The French government to this day supports promoting the French language everywhere regardless. Macron just inaugurated a French language center in Tunisia and I am quite sure there must be an "Alliance francaise" near you where French is taught that is also paid for by the French government.

Let us not forget it was about also instilling vigor in Judaism as well. We speak about French but we forget there was also a heavy Judaic program as well.

Words matter.

bataween said...

The AIU may been about instilling vigor in Judaism, but sooner or later instilling the values of the Enlightenment was going to clash with that objective, and in my view, it ended up by loosening the bonds that tied its pupils to religion. That certainly happened in my own family.

Sylvia said...

In what specific way was the aiu responsible -and not the model of lifestyle offered by the european colonizer as well as their opening job markets where work on Shabat was mandatory? Not to mention the opening of public secondary education where we had to study on Shabat as well.

It is a fact that many Moroccan families preferred to deny secondary education to their children rather than see them go to school on shabat. But we were all practicing Jews all the time we attended AIU schools.

Take it from someone who has been there, done that: you're wrong.

bataween said...


According to this paper
http://summit.sfu.ca/system/files/iritems1/8551/etd1694.pdf
in its early years the AIU encountered fierce opposition in Tetuan and Tangier, where the rabbinical authorities accused the school of 'de-judaising' the youth, and even threatened their excommunication if they attended it. The rabbinical council in Baghdad also threatened students in Baghdad with excommunication in the 1860s. A report written by the British consul in 1910 suggests that the AIU had an erosive effective on the power of the rabbinical authorities. The AIU put into motion an undeniable process of secularisation and for this reason was never allowed to establish itself in India. It may have been different in Morocco where families seem to have maintained a high level of observance, but my mother at the Alliance in Baghdad does not recall receiving any Jewish education whatsoever. The history she learned was the history of France and in literature lessons she was taught about Voltaire, Moliere, Malherbe and Racine. Contrary to Morocco, the children did not attend school on Shabbat. There may well have been variations from one school to another and from country to country, but others could have experienced the AIU differently from you, Sylvia.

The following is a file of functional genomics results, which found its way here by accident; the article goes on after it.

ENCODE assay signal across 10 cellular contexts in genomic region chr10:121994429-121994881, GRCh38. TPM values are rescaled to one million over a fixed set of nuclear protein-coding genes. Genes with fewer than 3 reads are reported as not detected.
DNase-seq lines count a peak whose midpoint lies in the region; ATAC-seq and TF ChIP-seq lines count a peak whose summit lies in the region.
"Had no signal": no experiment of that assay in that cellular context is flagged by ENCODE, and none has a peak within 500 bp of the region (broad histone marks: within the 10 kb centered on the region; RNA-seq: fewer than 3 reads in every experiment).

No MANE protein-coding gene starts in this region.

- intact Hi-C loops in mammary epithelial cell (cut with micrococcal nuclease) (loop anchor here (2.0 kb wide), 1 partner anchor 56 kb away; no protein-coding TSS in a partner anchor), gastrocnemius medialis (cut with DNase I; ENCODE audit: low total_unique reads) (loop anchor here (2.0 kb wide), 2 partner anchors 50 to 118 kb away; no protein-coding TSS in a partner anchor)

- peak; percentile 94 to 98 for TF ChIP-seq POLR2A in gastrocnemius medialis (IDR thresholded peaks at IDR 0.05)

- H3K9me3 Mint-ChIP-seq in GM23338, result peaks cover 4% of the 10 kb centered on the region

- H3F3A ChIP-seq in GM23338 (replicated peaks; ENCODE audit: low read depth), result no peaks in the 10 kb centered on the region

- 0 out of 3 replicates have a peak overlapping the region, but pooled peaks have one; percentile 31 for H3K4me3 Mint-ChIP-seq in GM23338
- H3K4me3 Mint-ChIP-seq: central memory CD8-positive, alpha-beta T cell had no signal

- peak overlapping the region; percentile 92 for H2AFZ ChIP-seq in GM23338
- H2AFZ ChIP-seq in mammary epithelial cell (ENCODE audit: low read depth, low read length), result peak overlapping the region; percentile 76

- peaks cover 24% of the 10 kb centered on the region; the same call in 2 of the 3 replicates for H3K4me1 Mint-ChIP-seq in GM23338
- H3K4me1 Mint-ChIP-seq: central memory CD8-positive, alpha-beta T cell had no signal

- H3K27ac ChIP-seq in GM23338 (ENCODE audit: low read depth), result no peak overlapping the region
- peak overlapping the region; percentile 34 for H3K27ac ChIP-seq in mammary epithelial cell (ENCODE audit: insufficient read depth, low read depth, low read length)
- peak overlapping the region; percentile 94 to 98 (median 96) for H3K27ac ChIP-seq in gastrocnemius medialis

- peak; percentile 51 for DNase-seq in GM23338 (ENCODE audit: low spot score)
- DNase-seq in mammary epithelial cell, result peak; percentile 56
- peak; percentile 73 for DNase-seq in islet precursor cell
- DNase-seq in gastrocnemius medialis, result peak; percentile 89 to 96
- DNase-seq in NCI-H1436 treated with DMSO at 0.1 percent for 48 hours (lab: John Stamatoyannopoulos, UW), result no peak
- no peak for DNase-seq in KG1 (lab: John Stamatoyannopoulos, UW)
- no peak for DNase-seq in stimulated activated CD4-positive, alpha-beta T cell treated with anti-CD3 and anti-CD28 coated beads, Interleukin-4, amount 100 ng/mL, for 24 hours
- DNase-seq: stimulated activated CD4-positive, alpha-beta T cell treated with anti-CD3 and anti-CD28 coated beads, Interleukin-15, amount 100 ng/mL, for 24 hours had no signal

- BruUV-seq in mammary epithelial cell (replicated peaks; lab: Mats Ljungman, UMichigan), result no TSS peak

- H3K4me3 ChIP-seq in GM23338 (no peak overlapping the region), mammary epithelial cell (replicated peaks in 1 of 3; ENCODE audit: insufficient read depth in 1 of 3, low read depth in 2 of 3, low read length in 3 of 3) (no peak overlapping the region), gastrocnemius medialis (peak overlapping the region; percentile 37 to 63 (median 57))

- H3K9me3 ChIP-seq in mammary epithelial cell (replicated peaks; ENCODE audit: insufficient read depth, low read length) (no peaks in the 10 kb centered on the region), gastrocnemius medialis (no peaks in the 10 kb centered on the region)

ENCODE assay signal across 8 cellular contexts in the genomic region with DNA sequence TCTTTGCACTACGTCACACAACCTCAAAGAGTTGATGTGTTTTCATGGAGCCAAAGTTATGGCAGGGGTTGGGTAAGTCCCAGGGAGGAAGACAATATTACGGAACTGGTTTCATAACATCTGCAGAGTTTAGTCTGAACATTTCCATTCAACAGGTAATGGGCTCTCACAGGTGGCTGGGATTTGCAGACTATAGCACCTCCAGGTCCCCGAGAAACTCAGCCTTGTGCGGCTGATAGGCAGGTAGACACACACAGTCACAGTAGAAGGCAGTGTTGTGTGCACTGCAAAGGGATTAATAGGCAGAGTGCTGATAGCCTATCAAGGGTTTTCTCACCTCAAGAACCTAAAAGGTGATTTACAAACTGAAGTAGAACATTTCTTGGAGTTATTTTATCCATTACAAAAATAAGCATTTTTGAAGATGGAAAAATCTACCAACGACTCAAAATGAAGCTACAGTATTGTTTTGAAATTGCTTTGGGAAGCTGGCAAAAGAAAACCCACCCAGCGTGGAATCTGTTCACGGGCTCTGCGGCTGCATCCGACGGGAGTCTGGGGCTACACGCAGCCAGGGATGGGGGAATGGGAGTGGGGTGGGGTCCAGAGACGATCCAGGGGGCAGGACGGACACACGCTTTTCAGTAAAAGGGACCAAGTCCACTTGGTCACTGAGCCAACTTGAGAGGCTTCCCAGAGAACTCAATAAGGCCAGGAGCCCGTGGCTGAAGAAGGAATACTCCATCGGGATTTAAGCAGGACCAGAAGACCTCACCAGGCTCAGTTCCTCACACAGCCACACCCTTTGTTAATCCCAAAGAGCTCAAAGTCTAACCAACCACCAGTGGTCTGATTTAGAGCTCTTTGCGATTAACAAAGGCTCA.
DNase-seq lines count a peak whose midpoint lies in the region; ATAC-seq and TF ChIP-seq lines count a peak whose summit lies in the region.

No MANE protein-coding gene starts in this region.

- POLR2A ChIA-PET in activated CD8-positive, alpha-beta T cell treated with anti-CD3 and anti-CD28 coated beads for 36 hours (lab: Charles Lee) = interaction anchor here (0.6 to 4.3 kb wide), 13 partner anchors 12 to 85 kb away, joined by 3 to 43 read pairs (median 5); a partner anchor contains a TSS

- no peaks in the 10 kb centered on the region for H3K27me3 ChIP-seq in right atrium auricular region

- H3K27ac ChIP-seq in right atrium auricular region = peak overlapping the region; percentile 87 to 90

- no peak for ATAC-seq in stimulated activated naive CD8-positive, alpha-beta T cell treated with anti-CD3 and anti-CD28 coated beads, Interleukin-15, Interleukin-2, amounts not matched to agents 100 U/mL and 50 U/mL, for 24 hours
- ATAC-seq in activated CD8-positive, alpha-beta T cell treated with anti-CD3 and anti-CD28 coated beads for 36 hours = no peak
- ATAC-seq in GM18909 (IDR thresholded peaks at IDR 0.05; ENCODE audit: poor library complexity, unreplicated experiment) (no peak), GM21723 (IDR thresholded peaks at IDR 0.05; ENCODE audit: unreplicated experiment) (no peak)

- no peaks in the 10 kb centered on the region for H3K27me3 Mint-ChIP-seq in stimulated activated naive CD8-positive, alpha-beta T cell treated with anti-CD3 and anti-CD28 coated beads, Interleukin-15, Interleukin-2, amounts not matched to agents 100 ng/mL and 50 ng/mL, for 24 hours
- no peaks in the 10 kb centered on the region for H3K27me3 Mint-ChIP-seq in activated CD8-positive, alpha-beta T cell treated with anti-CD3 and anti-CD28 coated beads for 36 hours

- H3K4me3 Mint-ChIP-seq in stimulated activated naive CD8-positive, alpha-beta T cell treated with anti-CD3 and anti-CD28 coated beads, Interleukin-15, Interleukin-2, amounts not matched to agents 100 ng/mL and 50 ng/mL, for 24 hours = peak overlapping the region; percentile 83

Sylvia said...

Why do you mean by "contrary to Morocco, the children did not attend school on shabat"??

The Alliance schools were never opened on Shabat.
But PUBLIC schools (the alliance didnt offer secondary education and therefore those who wanted to continue their studies had to go to public schools or French private schools) conducted classes on Shabat. To this day, all Muslim countries have classes on saturday except Jewish schools.

The program, the books, the contents and even the school buildings of the alliance were the same everywhere, from Iran to Morocco. The teachers, the principals, were sent to different countries wherever there was a need.

The Rabbis wanted the Hebrew /religion classes to be in the local respective traditions and the religion/hebrew teachers to be locals. They were afraid the Reform movement enters through the back door and they therefore monitored very closely what was taught.

Your mother may not recall, but I recall very well who was my first Hebrew teacher at the Alliance.
Maybe because he went on to become and still is the Sephardi Chief Rabbi of Quebec.

The notion that Emmanuel Levinas who was the Chief pedagogue of the Alliance schools for many decades, and who formed our principals in religion, who gave lectures on Maimonides and who was himself a religious man, would suppress religion from the Alliance schools is simply puzzling.

Last but not least, that two Rabbis were among the signatories in 1860 couldn't have been mere coincidence.





Sylvia said...

by the way, do you know who taught hebrew at the Jerusalem aiu school(Ottoman empire, 1880s)? No other than Eliezer Ben Yehuda, the father of modern Hebrew.

So apparently, the aiu not only offered Hebrew and Jewish studies, but the teachers they hired for that job were outstanding in their fields and promising men.

bataween said...

I don't doubt that the AIU chose the best teachers in the field. My mother recalls that Hebrew was banned soon after she started school in Baghdad of the 1930s as a result of Nazi influence and the ban could have extended to Jewish studies. That's one possible explanation, anyway.

Sylvia said...

I just asked a cousin of mine who went to the same school and who is a few years older than I am if she remember a Hebrew teacher. She remembered two, by name.

Both my parents attended the same school and both knew Hebrew. They also attended the aiu in the 1930s.

So ask your mother's to talk to friends or relatives who attended the same school. We don't remember all the teachers we had.

bataween said...

I don't doubt that there was Hebrew taught at the AIU in Morocco, but there was a situation specific to Iraq resulting in a government ban on the teaching of Hebrew in the 1930s.